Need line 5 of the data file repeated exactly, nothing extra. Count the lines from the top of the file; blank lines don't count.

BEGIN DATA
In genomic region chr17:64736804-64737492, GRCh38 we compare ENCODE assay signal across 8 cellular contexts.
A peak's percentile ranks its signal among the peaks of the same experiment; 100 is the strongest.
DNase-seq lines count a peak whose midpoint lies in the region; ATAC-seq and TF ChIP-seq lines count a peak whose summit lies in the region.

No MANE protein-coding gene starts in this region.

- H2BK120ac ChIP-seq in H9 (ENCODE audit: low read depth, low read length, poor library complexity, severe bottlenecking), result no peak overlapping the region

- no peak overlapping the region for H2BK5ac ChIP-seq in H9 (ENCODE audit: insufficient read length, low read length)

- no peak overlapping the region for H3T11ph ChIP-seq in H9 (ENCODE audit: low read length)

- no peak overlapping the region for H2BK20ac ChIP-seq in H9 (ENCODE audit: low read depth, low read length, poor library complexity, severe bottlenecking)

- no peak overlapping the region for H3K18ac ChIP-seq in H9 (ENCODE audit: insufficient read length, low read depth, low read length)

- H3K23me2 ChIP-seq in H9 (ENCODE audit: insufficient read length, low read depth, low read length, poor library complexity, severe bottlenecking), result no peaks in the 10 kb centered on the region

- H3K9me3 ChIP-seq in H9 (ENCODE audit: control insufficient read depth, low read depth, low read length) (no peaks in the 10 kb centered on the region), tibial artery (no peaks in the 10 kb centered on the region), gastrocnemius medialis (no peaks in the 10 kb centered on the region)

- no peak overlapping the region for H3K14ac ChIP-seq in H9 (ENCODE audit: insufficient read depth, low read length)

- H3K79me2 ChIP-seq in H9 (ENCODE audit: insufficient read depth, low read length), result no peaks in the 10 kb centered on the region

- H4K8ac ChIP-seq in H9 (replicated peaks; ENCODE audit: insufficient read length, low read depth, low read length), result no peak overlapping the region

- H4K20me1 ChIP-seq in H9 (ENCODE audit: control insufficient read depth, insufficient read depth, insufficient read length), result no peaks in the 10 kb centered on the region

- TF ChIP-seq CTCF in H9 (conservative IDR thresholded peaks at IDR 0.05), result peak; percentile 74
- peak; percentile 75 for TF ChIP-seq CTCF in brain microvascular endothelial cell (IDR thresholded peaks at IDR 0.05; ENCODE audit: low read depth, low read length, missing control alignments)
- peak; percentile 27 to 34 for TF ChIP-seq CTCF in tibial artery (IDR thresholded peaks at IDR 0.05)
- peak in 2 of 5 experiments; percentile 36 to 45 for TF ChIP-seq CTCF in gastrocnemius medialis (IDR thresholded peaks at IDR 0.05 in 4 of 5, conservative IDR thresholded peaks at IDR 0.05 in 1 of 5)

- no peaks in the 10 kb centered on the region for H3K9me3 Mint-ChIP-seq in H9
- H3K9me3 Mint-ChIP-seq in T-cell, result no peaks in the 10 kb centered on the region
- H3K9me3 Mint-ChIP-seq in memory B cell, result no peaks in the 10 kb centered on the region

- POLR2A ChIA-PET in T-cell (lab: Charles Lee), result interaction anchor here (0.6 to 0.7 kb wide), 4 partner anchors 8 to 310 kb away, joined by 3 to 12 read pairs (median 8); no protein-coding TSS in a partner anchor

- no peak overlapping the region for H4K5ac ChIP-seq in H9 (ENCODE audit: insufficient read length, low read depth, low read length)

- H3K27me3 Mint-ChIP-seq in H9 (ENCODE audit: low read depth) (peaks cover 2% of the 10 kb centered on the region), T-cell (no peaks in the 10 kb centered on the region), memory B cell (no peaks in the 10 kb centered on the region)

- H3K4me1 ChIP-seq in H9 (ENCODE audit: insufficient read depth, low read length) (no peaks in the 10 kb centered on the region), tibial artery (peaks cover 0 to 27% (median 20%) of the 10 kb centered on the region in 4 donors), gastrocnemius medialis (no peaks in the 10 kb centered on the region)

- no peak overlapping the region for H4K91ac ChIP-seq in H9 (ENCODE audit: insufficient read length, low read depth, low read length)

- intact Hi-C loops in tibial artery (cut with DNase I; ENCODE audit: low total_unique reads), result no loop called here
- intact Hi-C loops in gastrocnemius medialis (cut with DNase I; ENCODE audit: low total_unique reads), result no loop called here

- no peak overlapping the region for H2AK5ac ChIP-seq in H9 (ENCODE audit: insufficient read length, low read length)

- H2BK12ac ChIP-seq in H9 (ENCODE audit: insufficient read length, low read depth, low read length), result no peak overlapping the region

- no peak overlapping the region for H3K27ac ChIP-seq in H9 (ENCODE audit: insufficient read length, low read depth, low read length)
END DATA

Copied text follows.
- H2BK120ac ChIP-seq in H9 (ENCODE audit: low read depth, low read length, poor library complexity, severe bottlenecking), result no peak overlapping the region